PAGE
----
By Joy LaPrade
Seventy men slaughtered on one stone; an entire town full of people killed, another thousand burned to death, and in the end, Abimelech lying on the ground with his skull crushed, begging to be run through with a sword.
Judges 9 is a bloody story. What sets it apart from other chapters in Judges is not necessarily the body count, but where the violence takes place. This is not a victory narrative, the Israelites banding together to triumph over a common enemy, but a family tragedy. It is a story of brothers consuming one another. It is a story about a son who does not know his father, and his desperate attempts to fill that void. In their tribal warfare, Abimelech and his family hold up a mirror to those of us who have been adopted as sons and called to live together as brothers.
In his letter to the Galatians, Paul warns us against consuming one another, the very same language Jotham used when he rebuked Abimelech and the men of Shechem: “But if you bite and devour one another, watch out that you are not consumed by one another” (Galatians 5:15). What was Paul warning us against? Should we assume we are safe because we are not taking up swords and millstones against each other?
We cannot measure the sin of Abimelech and his brothers by the quantities of blood spilled. Their weapons of discord are just as readily available to us, in our eyes and in our hearts. The violence of Judges 9 is the result of men who cannot see their brothers because they do not know their father. Throughout the chapter, Abimelech and the men of Shechem define their “brother” as the one who will most benefit them in the moment.
Abimelech appeals to the men of Shechem based on their relation to him (“Remember also that I am your bone and your flesh,” v. 2) in order to murder the 70 men with whom he shares Gideon as father. Then, ironically, when the men of Shechem plot to overthrow Abimelech, their justification is that they owe him none of the loyalty due to a relative: “Who is Abimelech … that we should serve him? Is he not the son of Jerubbaal [Gideon)” (v. 28)?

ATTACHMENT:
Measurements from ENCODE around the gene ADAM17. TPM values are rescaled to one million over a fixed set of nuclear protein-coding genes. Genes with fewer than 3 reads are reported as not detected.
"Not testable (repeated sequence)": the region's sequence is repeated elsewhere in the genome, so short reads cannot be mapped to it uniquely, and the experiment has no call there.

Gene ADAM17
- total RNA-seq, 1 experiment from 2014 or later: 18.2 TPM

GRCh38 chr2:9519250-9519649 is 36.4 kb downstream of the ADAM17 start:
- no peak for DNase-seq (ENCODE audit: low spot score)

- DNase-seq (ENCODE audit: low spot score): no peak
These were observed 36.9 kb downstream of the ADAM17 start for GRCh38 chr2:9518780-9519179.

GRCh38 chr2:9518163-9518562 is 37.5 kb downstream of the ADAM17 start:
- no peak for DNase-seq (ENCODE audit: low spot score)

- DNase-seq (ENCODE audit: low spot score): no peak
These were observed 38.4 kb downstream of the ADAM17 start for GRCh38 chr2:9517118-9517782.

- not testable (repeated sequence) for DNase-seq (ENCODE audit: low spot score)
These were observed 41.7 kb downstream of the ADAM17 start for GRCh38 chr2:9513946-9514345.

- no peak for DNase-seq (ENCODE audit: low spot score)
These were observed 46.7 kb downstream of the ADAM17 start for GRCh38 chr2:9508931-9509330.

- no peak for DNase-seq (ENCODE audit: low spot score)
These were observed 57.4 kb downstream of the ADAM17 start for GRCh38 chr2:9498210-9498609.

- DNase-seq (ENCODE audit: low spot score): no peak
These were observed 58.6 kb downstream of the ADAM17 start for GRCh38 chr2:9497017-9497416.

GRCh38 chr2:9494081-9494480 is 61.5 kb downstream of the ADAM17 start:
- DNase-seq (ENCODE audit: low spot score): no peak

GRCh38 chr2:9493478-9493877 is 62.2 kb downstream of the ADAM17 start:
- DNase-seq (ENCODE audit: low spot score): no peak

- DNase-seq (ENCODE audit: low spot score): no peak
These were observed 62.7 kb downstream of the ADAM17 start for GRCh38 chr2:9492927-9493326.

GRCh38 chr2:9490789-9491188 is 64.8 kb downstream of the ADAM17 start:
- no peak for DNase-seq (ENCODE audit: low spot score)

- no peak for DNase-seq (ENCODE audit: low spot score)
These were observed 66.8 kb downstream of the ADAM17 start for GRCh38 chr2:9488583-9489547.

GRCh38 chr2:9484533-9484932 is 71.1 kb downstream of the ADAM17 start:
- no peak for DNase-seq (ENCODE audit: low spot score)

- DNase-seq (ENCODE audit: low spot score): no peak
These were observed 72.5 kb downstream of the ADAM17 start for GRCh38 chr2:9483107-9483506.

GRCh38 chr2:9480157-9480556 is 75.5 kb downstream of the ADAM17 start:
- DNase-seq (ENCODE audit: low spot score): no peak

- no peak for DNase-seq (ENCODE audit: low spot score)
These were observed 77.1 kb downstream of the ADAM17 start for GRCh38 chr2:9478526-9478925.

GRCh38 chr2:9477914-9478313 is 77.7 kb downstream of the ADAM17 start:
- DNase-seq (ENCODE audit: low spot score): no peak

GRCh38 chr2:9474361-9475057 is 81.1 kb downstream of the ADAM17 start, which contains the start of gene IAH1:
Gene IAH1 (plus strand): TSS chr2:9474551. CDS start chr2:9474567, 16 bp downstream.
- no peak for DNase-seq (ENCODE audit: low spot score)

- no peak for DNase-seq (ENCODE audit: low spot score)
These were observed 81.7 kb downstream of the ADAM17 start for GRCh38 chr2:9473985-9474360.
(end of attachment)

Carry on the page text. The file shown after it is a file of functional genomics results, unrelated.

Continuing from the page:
Both Abimelech and the men of Shechem are consistent in their morals—they will not hurt their family—but selective in their vision. They will love and care for their brother just as long as he does not get in the way of their path to power and wealth.
We who belong to one another in Christ are also in danger of this blindness. Who do we turn away from, in our local gathering or in the broader church? Perhaps we avert our eyes as we walk past those who are suffering, as Jesus described in the parable of the Good Samaritan, because we do not want the weight of responsibility that would come from seeing them as neighbor or brother. Or perhaps we choose to call “brother” the one who has much to offer us, whose wealth or reputation we would be glad to share, leaving those with shabby clothing in the corner.
Our envy and pride blind us, causing us to see brothers and sisters as rivals, strangers to whom we have no responsibility. From there it is easy to commit the crimes of murder and adultery that Jesus warned against. In the hidden corners of our hearts, our homes and churches can be as full of treachery, rape and violence as the bloodiest Old Testament stories. Distant as we are from Abimelech and his brothers, we are in just as much danger of consuming one another.
What can save us from this?
If we recognize ourselves in the bloodstained pages of Judges 9, we need more than to simply use the name “brother” in our dealings with each other. We need more than a list of family rules; we need someone to heal our sight.
Our love for one another as siblings can only begin when we see and know our Father.